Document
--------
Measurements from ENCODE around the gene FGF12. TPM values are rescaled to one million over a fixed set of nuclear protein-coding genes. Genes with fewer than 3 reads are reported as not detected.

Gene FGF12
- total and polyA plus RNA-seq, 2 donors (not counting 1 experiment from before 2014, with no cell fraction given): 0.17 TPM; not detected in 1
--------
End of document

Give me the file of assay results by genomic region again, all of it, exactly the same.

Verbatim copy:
Measurements from ENCODE around the gene FGF12. TPM values are rescaled to one million over a fixed set of nuclear protein-coding genes. Genes with fewer than 3 reads are reported as not detected.

Gene FGF12
- total and polyA plus RNA-seq, 2 donors (not counting 1 experiment from before 2014, with no cell fraction given): 0.17 TPM; not detected in 1